State-of-the art Pärnu early warning system dismantled over a decade ago
An early warning system installed in the southwestern city of Pärnu in 2008 was subsequently dismantled, as the result of political infighting. The sirens were intended for a range of warnings, including natural disasters and chemical incidents.
The system, put in place when Mart Viisitamm (Center) was mayor, was removed under Viisitamm's successor, Toomas Kivimägi.
Ivar Kaldasaun, director of the Western Estonian rescue center criticized this development at the time, telling evening paper Õhtuleht in December 2011 that: "Unfortunately, this system got caught up in the middle of political infighting and has received a lot of unjustified and inappropriate criticism as a result.
"Initially, a very amenable agreement was reached regarding funding, but due to the election promises from the electoral alliance that won the last local elections (headed up by Kivimägi – ed.), the incoming city government canceled the previous agreements," he went on.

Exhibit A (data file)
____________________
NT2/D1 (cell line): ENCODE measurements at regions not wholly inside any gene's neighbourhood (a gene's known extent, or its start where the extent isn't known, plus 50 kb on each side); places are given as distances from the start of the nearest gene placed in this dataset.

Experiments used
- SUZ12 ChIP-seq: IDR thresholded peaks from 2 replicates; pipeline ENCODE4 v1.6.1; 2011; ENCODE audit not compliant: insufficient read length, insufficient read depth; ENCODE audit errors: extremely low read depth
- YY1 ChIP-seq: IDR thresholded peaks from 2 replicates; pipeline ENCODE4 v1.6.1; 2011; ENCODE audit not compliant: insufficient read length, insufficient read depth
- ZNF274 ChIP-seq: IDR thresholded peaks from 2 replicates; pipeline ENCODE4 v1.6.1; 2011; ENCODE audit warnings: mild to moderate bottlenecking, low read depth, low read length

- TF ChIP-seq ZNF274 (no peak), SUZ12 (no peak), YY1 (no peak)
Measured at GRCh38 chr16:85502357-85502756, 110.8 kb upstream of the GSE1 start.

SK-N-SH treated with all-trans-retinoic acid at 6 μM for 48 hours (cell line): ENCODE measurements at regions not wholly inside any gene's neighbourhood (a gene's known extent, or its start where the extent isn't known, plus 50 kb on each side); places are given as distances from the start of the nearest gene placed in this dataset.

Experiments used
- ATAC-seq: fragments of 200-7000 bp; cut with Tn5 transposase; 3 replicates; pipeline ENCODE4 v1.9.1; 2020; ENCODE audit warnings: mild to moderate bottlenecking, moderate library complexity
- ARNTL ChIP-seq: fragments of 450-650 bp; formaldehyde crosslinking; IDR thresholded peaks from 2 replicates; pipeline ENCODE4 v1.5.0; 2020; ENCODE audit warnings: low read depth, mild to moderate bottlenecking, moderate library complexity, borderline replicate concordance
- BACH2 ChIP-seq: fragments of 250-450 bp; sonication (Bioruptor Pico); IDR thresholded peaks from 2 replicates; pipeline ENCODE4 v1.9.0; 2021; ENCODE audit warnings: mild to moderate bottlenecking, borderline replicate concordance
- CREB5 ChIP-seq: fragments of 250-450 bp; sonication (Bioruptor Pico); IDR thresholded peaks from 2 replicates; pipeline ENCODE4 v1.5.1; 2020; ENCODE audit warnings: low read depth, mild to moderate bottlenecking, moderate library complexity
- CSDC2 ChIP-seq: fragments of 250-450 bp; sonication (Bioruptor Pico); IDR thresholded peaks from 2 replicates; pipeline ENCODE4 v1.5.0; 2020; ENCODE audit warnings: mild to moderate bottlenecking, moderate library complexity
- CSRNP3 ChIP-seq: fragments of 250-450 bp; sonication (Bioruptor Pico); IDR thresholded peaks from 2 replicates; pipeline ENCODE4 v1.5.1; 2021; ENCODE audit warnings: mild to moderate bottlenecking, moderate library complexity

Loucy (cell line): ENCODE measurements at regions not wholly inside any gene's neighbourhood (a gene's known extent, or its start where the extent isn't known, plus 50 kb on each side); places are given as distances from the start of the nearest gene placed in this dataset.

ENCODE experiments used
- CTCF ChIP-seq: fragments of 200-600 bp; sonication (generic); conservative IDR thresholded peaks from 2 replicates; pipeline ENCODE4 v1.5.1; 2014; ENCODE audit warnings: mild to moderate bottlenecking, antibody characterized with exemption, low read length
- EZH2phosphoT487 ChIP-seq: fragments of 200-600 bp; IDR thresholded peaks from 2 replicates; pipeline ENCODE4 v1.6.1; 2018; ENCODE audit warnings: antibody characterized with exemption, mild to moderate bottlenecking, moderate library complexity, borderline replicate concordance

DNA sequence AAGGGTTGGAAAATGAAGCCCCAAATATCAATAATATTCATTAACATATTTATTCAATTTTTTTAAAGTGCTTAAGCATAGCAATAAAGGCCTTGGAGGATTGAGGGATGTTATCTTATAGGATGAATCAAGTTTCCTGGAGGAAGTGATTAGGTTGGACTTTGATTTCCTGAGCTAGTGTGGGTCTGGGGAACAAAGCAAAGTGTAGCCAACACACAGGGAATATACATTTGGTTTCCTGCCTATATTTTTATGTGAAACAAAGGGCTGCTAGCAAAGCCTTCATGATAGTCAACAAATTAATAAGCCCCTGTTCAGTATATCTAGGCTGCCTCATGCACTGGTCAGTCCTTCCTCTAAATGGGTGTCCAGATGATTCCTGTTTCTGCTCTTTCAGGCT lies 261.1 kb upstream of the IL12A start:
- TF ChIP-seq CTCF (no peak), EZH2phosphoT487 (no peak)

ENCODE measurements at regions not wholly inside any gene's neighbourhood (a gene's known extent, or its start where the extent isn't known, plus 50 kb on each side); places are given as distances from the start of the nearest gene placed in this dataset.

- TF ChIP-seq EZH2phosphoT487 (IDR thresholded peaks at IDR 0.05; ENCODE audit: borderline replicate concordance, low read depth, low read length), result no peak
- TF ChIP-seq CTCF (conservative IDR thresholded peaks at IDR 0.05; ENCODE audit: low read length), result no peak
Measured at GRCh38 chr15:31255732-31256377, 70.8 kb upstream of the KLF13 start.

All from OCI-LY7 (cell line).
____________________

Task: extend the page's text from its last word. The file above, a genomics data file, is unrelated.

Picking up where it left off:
The system, dubbed PAUH for short (Pärnu autonoomse hoiatussüsteem), would have cost the city 130,000 Estonian Kroons, the currency until January 2011 (a little over €8,300) per year to maintain, and had cost 2.4 million Kroons (a little under €153,400) to install, ERR reports.
Cost savings had been the main rationale for its removal.
Viisitamm, in office 2005-2009, says so far as he recalls, PAUH was proposed by his predecessor, Ahti Kõo, of the Res Publica party (a forerunner to Isamaa), during coalition negotiations following the 2005 local elections, while deputy mayor Simmo Saare was tasked with overseeing the system, and also the creation of a local, municipal police force.
Saar took the responsibility seriously, ERR reports, and by March 2008 there were early-warning loudspeakers installed on the roofs of three schools, the Hansaport business and a rehab center, while testing took place in April.
The PAUH system also provided for an SMS (text message) to be sent (the idea was still at its preparatory stage when PAUH was scrapped) to members of the public, as well as for warnings to be issued via ERR radio station Vikerraadio.
Saar told a local daily that PAUH was a first for Estonia, though such systems existed in some other countries, including Denmark, Finland and the Czech Republic, as well as the U.S., and would be applicable in floods – such as one experienced in the coastal town in 2005, large conflagrations, explosions, major transport incidents, chemical disasters, danger of radiation and many other scenarios which would threaten large numbers of local residents.
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Editor: Andrew Whyte